Well, that’s me told. But doesn’t that just boil down to ‘This is something I don’t like to watch. Make something to my taste instead!’ And shouldn’t the BBC be a bit more diverse than just Charlie Brooker’s personal taste?

‘Preposterous,’ you might say. ‘No-one watches TV for the trailers.’ Not entirely, perhaps. But the more that trailers are creative works in their own right, the more likely I am to enjoy them. Yes, that’s often about the anticipation, where tantalisingly edited highlights can make a fine trailer, often cut to specially selected music (oh no! That costs money to license!) – I thought the thrilling music on the Tinker Tailor Soldier Spy trailer really made it, for example – but there’s something about a “bespoke mini-movie” that often appeals to me more than the programmes it’s shown between. I realise regular readers may be amazed at this, but who says for something to be any good it has to go on a bit?

I don’t like every trailer, just as I don’t like every other sort of programme, but if you’ve never thought, ‘Ooh, that looks good,’ or ‘Actually, that’s better than the programme,’ I worry about your critical taste. Over the years, I’ve several times drifted in and out of watching Hollyoaks: sometimes it’s an unusually stylish and creative soap (I’m not an habitual soap watcher); sometimes the relentless teenery bores me and I turn off for a year or two. Recently, I’d picked it up again after a long gap after someone told me Jeff Rawle was in it as a quietly underplayed psychopath, and I’d started to lose interest again now he’s off in France. But I love the Hollyoaks – The Wedding trailer. In part, that’s because of the anticipation: hooray! Evil Jeff Rawle’s back. But largely, it’s because it’s nothing like Hollyoaks, and is almost certainly more entertaining than the episode it’s trailing. But so what? It’s a miniature masterpiece of Gothic camp, brilliantly conceived and put together. And, yes, it probably cost quite a bit of money. It’s probably driving Mr Brooker spare. Entertaining me as it does whenever I watch Channel 4, for me it’s money well spent.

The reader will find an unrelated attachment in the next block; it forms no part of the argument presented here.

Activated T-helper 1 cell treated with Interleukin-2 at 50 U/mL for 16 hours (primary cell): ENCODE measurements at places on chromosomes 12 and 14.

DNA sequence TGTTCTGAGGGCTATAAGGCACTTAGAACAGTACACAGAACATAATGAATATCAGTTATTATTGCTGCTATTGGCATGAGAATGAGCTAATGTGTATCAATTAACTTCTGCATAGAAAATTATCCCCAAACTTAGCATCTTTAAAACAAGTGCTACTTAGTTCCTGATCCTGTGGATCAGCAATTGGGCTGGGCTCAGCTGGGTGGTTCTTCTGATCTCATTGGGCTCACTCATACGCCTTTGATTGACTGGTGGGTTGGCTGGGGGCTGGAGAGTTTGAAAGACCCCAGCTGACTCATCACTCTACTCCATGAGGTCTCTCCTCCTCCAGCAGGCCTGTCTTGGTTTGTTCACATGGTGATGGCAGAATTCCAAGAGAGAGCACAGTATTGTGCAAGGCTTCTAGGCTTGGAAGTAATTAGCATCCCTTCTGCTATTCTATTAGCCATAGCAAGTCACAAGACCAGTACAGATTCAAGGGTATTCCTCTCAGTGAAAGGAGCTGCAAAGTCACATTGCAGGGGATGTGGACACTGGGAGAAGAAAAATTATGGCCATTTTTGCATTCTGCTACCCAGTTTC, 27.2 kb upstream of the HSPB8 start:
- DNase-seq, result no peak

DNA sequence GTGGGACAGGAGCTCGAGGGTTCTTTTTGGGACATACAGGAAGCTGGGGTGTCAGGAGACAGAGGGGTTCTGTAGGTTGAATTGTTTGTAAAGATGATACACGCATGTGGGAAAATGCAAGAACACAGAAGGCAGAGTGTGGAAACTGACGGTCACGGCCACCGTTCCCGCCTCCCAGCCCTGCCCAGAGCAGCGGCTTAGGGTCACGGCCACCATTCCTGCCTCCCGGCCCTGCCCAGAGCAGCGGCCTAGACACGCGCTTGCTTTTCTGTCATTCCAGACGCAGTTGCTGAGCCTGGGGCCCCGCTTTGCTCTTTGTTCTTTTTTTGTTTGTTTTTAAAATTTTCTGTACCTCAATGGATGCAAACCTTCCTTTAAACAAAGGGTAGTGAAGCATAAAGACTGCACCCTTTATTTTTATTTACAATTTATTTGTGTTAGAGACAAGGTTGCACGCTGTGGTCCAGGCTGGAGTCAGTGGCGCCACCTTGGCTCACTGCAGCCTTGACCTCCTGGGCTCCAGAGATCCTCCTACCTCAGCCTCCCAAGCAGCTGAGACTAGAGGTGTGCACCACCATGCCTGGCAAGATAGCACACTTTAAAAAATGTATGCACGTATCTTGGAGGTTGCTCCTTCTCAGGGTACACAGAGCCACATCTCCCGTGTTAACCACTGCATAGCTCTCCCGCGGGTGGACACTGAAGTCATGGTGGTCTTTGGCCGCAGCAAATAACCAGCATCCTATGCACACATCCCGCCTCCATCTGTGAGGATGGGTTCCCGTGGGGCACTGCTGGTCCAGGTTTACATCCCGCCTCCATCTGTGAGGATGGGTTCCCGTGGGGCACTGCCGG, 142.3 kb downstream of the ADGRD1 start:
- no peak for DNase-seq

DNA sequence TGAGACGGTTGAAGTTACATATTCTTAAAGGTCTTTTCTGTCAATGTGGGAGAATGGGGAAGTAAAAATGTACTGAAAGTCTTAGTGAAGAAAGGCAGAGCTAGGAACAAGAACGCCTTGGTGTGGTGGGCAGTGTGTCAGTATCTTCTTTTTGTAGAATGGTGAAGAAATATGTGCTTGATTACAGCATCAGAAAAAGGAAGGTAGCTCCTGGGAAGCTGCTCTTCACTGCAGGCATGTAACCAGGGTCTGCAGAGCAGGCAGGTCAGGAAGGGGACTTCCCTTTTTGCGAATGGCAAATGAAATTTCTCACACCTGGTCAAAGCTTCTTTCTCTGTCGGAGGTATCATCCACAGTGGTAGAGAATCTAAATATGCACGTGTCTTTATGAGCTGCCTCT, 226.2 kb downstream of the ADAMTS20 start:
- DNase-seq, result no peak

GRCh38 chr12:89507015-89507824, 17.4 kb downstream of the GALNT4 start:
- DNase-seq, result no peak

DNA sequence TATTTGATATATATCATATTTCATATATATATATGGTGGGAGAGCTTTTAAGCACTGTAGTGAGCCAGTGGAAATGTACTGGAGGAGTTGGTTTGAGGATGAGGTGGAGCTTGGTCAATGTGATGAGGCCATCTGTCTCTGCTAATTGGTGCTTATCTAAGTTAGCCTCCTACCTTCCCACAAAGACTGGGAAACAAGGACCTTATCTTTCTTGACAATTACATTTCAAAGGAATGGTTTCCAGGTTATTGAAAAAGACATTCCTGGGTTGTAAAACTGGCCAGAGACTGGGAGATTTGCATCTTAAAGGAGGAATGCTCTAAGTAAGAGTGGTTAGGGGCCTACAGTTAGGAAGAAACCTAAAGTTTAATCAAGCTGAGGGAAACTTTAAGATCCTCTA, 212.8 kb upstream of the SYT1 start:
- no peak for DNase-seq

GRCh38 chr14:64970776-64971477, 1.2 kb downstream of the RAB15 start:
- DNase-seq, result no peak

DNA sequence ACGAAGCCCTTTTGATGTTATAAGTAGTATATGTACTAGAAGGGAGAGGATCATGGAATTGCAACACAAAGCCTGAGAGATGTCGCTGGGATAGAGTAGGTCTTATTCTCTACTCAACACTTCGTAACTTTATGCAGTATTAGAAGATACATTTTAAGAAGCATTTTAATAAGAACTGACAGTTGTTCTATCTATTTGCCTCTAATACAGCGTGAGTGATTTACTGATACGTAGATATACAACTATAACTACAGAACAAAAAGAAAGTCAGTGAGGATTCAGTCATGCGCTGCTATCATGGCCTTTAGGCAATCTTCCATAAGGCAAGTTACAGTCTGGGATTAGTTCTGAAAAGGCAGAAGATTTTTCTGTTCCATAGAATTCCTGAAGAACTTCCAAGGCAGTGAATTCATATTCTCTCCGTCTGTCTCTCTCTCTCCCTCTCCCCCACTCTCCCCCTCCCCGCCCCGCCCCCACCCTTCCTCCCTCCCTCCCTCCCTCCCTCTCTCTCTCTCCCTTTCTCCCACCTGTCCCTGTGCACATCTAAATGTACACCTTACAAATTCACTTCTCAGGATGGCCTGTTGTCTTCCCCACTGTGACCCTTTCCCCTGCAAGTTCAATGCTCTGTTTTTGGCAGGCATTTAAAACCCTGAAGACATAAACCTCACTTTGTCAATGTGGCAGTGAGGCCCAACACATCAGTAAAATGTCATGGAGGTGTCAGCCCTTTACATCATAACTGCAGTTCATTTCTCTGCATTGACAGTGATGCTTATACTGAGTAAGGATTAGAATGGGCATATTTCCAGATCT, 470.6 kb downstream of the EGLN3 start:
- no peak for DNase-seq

Just in case you think that this is all about art, though, and that Mr Brooker is against one form on artistic grounds, it’s also, of course, about money. Not saving it – making it. ‘Oh,’ you might think. ‘Charlie thinks all these trailers make the BBC too commercial, and he’s got a point.’ But no. In fact, he’s against them because they’re not commercial enough: